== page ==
Seven Hallmarks of a Rational Global Patent Strategy

Faced with ever-shrinking budgets and mounting pressure from the C-suite to demonstrate intellectual property (IP) value, many enterprises have jettisoned a once-prevailing global patent strategy: “File anywhere in the world where we or our competitors manufacture or sell products.” Though relatively less expensive, a more selective approach may still incur substantial patent filing, prosecution, and maintenance costs, consuming resources that could be allocated to more impactful IP strategies.

In addition, electing to file more selectively than in the past does not necessarily equate to an optimal global patent strategy. Indeed, patent filing and maintenance decisions may remain superficial, driven more by opinions and misconceptions than by rationality. In contrast, a rational strategy considers factors such as claim scope, the competitive landscape, product revenue, and enforceability of patents in jurisdictions of interest. Enterprises that embed more rationality in their global patent strategy are likely to realize a higher return on their IP investment.

Subjectivity, Limited Knowledge, and Misconceptions Impact Patent Decisions

General Observations

Engineering and product management leaders often participate in patent filing and maintenance decisions. They tend to approach the decision-making process based on the premise, “It is important to protect my company’s technology through the patent process and to prevent competitors from using that technology.”

Although sensible as a general proposition, too often that premise becomes the crux of a superficial, binary process:

“If I – the decision maker – am convinced that the technology is, or could be, valuable to my company, then we should file for patent protection. If not, then we shouldn’t file.”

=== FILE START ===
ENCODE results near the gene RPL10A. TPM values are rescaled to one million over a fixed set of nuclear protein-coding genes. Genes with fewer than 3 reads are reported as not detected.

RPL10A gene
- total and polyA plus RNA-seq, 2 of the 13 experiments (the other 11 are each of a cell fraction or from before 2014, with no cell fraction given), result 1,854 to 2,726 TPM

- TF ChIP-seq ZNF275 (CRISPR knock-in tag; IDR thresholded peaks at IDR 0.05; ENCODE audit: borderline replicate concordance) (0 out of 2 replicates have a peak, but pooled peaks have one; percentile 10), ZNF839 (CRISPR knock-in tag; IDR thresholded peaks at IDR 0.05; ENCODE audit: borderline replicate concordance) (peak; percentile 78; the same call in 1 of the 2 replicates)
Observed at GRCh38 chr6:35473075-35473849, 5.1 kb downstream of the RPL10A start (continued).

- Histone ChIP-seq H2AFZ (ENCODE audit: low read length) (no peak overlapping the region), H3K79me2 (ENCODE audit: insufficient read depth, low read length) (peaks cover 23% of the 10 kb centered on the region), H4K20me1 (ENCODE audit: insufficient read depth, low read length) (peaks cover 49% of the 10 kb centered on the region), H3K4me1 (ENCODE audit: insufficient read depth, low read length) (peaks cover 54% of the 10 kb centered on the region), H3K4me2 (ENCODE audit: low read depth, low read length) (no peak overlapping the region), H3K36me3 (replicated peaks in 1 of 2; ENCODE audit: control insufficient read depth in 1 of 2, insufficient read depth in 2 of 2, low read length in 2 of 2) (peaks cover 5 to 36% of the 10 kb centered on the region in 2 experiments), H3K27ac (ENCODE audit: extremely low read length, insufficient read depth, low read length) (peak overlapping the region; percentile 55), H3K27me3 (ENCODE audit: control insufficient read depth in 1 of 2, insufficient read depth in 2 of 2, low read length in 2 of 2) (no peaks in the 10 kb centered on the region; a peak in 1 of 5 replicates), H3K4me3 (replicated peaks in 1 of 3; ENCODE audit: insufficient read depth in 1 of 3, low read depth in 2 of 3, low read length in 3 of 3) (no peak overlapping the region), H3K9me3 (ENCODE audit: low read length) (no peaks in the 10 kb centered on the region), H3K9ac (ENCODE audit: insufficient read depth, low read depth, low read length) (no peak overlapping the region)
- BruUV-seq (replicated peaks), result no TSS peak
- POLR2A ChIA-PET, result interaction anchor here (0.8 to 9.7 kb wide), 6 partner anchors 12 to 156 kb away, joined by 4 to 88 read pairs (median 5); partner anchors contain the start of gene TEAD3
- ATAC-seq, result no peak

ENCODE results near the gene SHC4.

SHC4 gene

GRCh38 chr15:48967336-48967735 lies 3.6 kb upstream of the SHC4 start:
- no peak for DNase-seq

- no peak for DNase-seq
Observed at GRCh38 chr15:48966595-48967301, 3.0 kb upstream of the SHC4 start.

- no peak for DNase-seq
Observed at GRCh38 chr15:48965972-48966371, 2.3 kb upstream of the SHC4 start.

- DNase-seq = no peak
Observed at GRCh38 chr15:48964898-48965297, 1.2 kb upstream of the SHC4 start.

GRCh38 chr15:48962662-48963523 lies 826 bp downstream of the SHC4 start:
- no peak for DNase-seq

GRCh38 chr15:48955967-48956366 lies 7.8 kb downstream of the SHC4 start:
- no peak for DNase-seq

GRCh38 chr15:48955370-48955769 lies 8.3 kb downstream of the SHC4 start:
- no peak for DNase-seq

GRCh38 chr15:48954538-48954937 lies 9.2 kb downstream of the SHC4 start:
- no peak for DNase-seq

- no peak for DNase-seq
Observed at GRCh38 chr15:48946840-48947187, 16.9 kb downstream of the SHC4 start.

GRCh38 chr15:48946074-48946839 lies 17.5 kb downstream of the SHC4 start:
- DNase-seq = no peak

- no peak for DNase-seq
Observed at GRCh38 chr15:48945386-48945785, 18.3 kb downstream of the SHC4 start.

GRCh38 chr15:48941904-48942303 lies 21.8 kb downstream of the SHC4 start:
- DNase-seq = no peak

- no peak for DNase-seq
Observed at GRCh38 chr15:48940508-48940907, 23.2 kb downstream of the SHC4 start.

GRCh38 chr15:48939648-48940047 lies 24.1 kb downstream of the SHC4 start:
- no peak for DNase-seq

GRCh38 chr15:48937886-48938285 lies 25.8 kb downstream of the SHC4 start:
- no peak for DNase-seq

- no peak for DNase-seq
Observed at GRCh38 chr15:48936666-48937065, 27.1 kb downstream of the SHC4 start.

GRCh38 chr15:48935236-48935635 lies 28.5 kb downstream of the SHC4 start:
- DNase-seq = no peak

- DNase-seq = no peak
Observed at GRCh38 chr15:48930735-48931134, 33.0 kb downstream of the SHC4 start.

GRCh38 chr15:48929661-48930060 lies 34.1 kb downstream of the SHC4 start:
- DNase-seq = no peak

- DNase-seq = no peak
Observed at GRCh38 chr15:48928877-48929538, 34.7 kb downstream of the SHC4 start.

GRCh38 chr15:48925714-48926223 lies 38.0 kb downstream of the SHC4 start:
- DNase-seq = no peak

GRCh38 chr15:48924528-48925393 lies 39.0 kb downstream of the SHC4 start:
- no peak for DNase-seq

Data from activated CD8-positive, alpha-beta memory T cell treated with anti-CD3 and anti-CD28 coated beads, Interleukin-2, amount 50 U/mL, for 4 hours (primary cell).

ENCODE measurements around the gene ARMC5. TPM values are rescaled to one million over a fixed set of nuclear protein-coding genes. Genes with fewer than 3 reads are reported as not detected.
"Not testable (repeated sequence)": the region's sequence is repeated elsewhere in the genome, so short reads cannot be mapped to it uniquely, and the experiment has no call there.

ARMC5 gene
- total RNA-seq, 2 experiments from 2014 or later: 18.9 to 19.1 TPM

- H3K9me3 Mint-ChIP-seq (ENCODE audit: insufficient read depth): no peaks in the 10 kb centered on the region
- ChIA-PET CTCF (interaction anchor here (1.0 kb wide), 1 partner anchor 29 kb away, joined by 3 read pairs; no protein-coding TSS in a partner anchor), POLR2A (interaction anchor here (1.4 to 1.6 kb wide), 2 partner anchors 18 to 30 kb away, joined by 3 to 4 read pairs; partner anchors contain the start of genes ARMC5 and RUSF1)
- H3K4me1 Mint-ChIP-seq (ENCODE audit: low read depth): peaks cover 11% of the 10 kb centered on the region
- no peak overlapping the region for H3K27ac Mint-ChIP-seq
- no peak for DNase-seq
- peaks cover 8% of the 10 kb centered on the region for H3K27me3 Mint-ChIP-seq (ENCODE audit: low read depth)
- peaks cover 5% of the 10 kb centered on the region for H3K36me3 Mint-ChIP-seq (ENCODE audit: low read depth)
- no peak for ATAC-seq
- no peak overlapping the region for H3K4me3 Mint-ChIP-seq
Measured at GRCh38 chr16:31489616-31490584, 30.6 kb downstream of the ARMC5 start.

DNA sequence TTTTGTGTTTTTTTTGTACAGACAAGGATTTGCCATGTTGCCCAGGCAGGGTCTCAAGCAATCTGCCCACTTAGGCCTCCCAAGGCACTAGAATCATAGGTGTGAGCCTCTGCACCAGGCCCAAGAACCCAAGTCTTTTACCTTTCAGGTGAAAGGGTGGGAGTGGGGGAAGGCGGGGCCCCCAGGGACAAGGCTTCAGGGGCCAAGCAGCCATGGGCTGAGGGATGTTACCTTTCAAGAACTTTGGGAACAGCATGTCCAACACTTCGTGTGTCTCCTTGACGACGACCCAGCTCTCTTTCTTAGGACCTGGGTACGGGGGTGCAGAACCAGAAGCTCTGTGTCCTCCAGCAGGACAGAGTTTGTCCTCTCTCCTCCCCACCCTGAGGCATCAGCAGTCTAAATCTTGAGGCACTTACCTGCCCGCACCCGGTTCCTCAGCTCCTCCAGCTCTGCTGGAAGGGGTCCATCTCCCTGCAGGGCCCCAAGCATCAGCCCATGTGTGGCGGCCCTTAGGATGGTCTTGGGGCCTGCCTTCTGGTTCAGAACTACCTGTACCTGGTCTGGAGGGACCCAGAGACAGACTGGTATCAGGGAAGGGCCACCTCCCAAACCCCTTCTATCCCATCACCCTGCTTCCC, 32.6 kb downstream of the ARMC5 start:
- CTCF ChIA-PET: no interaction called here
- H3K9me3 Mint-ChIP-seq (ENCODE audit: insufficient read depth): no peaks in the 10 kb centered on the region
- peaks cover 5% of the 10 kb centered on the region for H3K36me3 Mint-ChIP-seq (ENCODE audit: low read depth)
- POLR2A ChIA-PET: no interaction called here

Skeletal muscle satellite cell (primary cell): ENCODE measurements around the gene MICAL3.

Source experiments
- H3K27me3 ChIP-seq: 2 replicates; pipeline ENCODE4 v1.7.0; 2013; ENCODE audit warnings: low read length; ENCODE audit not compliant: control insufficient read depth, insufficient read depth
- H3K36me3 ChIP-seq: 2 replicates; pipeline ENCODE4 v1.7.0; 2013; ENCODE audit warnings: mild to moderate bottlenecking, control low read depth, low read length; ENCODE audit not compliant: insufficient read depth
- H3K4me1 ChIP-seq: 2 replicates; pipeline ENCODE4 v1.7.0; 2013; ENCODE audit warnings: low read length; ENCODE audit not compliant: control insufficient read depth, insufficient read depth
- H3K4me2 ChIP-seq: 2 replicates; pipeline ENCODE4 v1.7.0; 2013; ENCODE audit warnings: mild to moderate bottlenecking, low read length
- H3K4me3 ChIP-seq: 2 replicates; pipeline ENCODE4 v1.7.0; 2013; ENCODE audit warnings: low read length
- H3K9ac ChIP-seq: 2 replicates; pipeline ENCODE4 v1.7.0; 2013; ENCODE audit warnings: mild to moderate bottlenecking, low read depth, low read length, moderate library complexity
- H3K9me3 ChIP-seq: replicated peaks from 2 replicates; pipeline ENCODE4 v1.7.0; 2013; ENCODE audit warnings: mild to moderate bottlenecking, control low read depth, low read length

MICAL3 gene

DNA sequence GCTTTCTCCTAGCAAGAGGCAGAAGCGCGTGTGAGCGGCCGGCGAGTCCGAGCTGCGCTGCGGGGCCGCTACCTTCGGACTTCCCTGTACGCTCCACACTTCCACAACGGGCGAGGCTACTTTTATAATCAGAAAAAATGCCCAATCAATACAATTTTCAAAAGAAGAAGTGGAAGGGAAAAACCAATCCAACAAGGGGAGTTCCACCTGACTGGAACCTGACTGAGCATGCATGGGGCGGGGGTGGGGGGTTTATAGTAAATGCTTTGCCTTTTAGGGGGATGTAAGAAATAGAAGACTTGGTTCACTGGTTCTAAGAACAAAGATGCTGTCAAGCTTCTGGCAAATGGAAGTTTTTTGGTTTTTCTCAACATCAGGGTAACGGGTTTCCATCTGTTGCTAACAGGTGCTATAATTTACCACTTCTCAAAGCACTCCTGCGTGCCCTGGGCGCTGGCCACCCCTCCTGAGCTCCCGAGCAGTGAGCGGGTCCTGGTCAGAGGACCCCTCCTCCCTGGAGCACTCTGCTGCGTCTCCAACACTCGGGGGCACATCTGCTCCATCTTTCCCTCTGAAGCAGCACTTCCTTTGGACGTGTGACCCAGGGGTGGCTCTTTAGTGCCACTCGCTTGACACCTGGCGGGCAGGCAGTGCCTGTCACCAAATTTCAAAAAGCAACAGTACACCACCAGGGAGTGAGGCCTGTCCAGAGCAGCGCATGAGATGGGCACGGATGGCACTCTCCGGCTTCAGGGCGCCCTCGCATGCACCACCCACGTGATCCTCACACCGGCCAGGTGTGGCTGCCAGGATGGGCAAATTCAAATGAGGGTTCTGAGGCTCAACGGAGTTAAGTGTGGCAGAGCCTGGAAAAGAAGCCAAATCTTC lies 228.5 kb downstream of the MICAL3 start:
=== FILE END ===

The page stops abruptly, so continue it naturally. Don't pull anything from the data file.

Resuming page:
Such a process is inherently subjective, casting the decision maker as the arbiter of what is valuable. It also insulates from deeper scrutiny conclusory statements such as, “Competitors should not be permitted to have access to this technology that my company is not interested in commercializing, but that I believe is valuable.” Further, a subjective process complicates attempts to reach consensus. When participants vigorously disagree, objective considerations carry little weight, and the final decision is commonly dictated by the person with the most political capital or clout within the enterprise.

Besides subjectivity, patent decisions may be impacted by leaders’ limited knowledge on relevant topics. While engineering and product management leaders may have impressive insights into technology and products, their knowledge of the company’s commercial transactions and the competitive landscape may be incomplete. Similarly, their knowledge of patents and IP protection systems around the world may be quite limited.

Leaders also may hold one or more of the following common misconceptions:

  • Every patent is a powerful patent. Some leaders do not appreciate that patents can be broad or narrow in scope. Instead, they mistakenly believe that the legal scope of a patent is defined by whatever technology is described in the patent abstract, description, and drawings, rather than by the claims. Therefore, they assume that obtaining a patent necessarily forecloses competitors from practicing the described technology.
  • All jurisdictions possess equally effective patent protection regimes. Stakeholders often view patent filing and maintenance decision making as a check-the-box administrative exercise. They think that by simply paying the associated costs, their company will obtain a broad, readily enforceable patent in each selected jurisdiction.

In the final analysis, subjectivity, limited knowledge, and misconceptions may hijack the patent decision-making process. The worst-case result is an overly-inclusive corporate global patent strategy in which failure to file for, and maintain, patent protection is categorically deemed to present significant risks and lost opportunities.

A Hypothetical

The following hypothetical will be referenced throughout the remainder of this article:

  • Apex, Inc. (“Apex”), a multinational corporation in a competitive industry, offers Product APX, which generates annual global revenue of $50M. As indicated in Table 1 below, Product APX is manufactured in Country A, Country B, and Country C, and is sold in Country A, Country D, Country E, and Country F.
  • Apex’s chief competitor, Nemesis Corp. (“Nemesis”), offers Product NEM, a competing product to Product APX. Product NEM is manufactured and/or sold in some of the aforementioned countries and in other countries.
  • Apex’s patent review committee needs to decide in which countries it should pursue or maintain patent protection.

global patent strategy